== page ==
Now it’s abundantly clear that the Republican sense of privatizing something is not the capitalist sense. Democrats, on the other hand, are criticizing something that isn’t true privatization. We also see that there are two main problems; laws that force private businesses to do what the general public opposes and “privatizing” something is merely a government granted monopoly. That is not subject to market forces.


  3. Government Is Good - An Unapologetic Defense Of A Vital Institution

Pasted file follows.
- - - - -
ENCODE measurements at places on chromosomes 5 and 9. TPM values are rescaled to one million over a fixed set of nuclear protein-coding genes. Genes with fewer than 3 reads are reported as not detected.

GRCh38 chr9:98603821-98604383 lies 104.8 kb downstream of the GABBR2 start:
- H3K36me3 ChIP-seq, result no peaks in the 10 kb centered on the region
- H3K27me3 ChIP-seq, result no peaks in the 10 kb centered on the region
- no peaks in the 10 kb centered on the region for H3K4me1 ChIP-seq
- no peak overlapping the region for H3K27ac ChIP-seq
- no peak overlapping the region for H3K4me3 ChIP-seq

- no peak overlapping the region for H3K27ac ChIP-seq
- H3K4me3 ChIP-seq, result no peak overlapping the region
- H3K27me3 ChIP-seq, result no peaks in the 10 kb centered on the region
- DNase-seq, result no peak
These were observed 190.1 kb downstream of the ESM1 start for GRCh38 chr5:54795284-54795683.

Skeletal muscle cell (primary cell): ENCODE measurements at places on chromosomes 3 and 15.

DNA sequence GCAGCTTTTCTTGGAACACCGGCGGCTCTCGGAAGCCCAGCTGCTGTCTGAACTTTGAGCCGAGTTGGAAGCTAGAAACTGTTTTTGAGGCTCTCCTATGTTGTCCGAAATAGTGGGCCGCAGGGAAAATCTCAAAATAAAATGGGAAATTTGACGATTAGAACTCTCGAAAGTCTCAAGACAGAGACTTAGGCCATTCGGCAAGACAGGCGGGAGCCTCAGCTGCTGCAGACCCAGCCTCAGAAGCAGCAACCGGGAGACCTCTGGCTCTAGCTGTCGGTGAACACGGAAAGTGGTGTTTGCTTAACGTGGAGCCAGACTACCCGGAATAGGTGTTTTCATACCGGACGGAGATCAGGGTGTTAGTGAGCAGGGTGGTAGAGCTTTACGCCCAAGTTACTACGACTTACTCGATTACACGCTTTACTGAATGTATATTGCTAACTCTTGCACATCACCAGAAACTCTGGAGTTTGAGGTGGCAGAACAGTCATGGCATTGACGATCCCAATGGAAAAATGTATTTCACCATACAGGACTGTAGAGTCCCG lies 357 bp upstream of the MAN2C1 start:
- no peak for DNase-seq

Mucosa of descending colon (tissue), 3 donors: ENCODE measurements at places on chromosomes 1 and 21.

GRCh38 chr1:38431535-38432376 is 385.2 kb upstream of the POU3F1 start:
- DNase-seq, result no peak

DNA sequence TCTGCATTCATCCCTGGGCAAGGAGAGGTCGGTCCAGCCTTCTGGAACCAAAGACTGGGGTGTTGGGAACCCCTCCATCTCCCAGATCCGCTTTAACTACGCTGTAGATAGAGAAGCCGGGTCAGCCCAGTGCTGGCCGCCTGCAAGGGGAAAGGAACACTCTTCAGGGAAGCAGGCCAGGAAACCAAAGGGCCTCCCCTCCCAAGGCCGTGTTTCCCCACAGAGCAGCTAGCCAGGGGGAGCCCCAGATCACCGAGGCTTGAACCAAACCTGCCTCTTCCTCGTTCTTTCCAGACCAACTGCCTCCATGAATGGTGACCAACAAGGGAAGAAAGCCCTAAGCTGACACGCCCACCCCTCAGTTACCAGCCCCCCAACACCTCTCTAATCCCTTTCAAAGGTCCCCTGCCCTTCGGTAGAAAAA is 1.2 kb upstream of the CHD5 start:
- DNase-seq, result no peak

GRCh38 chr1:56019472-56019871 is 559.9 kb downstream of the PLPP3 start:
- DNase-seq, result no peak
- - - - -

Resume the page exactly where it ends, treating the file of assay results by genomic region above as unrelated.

http://governmentisgood.com/articles.php?aid=1

    A friend of mine showed me this website. It was made because the author is “tired of the government bashing that is constantly coming from the political right.” This particular post was made to show how government helps throughout your day. In just the small ways. I don’t want to argue against this on a micro aspect. This isn’t Henry Hazlitt VS John Maynard Keynes. Instead, I want to take parts that I just find to be the most ludicrous and explain what’s wrong with the thinking. Please take the time to read the article if you get the chance. I will argue in three sections: morning, afternoon, and night.